For multiply charged ions, which can be identified from the spacing of the mass values of their isotope signals, it is expedient if only the mass values of the singly charged ions, which are easily calculated, are entered into the table. For a doubly charged ion, for example, double the measured mass value minus the mass of a proton is entered. This table of the “virtual” mass values of solely singly charged, monoisotopic fragment ions is used to determine the quality parameter.
To calculate the quality parameter one begins, for example, with the smallest mass value in the table. (One can also proceed from the ion signal with the largest mass or from the mass of the fragmented biopolymer ion). The mass differences of a few next mass values are calculated and a check is then made as to whether one of these mass differences can be assigned to an amino acid or a modification of an amino acid. If this is the case, the quality parameter is increased, and the differences of this next mass value of the chain from a few larger mass values are calculated and checked again. The quality parameter is increased until the chain breaks off. If this chain is long enough for the purposes of the invention, i.e. for the possible identification, the procedure can be discontinued, as there is no necessity to measure the fragment ion spectrum again. But it is also possible to follow the chain to the end, in order to store this quality parameter together with the fragment spectrum for later use.
If the chain breaks off too soon, then one returns to a mass value in the chain which has not yet been considered and begins a new calculation of the quality parameter from there.
The mass differences to be calculated in each case are only calculated to a maximum mass difference each time. If the chain is tightly closed, then the mass differences only have to be calculated up to the highest mass of an amino acid or its modification. If gaps beyond an amino acid are also to be taken into consideration, then correspondingly larger mass differences must also be calculated.
A check mass table can be used to save time in examining whether for a particular mass difference an amino acid, a modification or even a short chain made up of two amino acids or modifications exist. For every value of a possible mass difference, this check mass table contains an entry as to whether there is an amino acid or a short chain of amino acids or their modifications for this value. The gradation of the mass values used for the check table depends on the mass accuracy of the tandem mass spectrometer concerned. If the mass accuracy is 0.01 Daltons (this is a different example to the one above for a mass spectrometer with a different resolution), for example, then the table can be graduated in mass values of 0.02 Daltons. If the table only considers chain lengths up to two amino acids and their modifications, then the mass values must cover around 500 daltons. The check mass table will therefore be 25,000 entries long.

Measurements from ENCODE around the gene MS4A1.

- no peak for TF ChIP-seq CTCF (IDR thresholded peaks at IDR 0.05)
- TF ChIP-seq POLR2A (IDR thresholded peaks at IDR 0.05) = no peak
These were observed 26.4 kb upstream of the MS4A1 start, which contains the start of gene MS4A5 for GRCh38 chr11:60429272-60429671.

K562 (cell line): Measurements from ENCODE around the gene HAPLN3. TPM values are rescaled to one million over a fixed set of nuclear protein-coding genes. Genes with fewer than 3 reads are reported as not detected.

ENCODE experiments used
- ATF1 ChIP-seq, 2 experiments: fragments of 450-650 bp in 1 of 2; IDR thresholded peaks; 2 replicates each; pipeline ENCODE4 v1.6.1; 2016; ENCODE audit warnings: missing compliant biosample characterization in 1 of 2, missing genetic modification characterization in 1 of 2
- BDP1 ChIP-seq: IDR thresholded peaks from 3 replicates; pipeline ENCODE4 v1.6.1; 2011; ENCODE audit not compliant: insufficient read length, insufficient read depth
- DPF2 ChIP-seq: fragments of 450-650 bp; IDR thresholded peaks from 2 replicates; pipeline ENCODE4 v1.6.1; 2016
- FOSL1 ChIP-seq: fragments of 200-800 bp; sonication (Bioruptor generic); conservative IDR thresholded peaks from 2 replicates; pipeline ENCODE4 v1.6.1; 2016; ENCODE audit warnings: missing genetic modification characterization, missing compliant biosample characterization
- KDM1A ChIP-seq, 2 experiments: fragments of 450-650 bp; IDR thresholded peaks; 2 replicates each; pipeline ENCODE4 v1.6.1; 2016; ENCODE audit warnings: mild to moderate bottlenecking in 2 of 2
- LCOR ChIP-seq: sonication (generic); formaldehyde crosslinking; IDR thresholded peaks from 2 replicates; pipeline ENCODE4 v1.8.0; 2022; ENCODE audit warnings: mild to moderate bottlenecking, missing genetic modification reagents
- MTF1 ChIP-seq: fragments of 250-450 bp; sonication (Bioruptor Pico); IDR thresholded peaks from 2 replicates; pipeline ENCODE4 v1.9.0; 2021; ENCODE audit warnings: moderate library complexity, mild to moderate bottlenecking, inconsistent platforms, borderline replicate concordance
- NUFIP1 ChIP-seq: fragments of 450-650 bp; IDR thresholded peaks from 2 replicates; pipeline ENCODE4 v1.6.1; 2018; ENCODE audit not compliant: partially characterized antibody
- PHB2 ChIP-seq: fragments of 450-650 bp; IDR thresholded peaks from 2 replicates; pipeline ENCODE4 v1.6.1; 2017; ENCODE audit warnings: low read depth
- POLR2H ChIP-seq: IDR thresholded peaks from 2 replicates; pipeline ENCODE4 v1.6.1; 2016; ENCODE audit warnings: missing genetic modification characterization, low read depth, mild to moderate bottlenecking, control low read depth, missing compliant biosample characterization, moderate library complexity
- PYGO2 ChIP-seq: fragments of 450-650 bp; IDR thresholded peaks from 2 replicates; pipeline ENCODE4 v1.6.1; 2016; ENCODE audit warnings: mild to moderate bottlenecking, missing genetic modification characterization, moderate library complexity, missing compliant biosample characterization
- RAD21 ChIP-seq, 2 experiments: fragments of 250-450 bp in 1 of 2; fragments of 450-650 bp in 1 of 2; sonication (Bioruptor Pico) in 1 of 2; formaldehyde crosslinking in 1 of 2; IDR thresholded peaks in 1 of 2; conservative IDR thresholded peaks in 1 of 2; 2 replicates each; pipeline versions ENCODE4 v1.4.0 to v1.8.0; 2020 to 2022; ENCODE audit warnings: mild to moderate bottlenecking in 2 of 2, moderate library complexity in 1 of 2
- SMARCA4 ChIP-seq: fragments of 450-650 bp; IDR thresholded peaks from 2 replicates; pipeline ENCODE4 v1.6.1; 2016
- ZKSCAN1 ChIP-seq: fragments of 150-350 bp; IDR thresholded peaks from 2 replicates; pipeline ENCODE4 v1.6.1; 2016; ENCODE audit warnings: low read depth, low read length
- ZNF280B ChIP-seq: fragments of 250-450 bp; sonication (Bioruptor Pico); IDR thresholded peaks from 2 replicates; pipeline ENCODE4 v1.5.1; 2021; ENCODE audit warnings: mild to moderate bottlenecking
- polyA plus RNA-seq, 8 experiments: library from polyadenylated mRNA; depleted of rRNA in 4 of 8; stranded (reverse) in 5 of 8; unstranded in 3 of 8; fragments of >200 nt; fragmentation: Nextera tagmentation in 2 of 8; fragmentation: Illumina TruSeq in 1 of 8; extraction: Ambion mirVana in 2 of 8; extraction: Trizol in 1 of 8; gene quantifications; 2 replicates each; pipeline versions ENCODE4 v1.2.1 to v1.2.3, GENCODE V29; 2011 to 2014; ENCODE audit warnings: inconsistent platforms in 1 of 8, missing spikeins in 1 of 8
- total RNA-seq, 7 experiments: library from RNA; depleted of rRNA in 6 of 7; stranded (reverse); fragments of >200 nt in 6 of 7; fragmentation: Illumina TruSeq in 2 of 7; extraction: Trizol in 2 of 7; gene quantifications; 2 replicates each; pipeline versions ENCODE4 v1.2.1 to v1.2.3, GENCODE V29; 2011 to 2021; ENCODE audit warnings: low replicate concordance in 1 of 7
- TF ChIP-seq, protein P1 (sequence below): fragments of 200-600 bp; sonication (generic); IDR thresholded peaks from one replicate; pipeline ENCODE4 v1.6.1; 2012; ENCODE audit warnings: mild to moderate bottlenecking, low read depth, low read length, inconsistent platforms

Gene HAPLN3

There are twenty amino acids which must be considered for the check mass table. If combinations of two amino acids are also taken into consideration each time, this results in 400 positive entries. If, in addition, the ten or so most prevalent modifications are taken into consideration, this results in roughly 1,000 positive entries. For a purely random mass difference, there is then a probability of 1/25 (4%) that there is an incorrect assignment. For a chain of two amino acids this probability is already drastically reduced; for three successive assignments there is hardly any likelihood of an incorrect assignment.
Modifications are taken here to mean oxidation of methionine, the phosphorylation of cystine, base glycolizations, methylations, amidations of appropriate amino acids and the like. Corresponding modifications or derivatives can also occur with other biopolymer building blocks.
The entries in this one-dimensional check mass table are either zeros, if the mass difference does not correspond to any known building block, building block modification, or short chain of building blocks. Or the entries are low numbers which represent, for example, the number of amino acids and which, when added together, produce the quality coefficient. The quality values then correspond directly to the length of the chain. The table entry is then a “one” for a single amino acid, but “two” in the case of the mass difference of two amino acids or their modifications.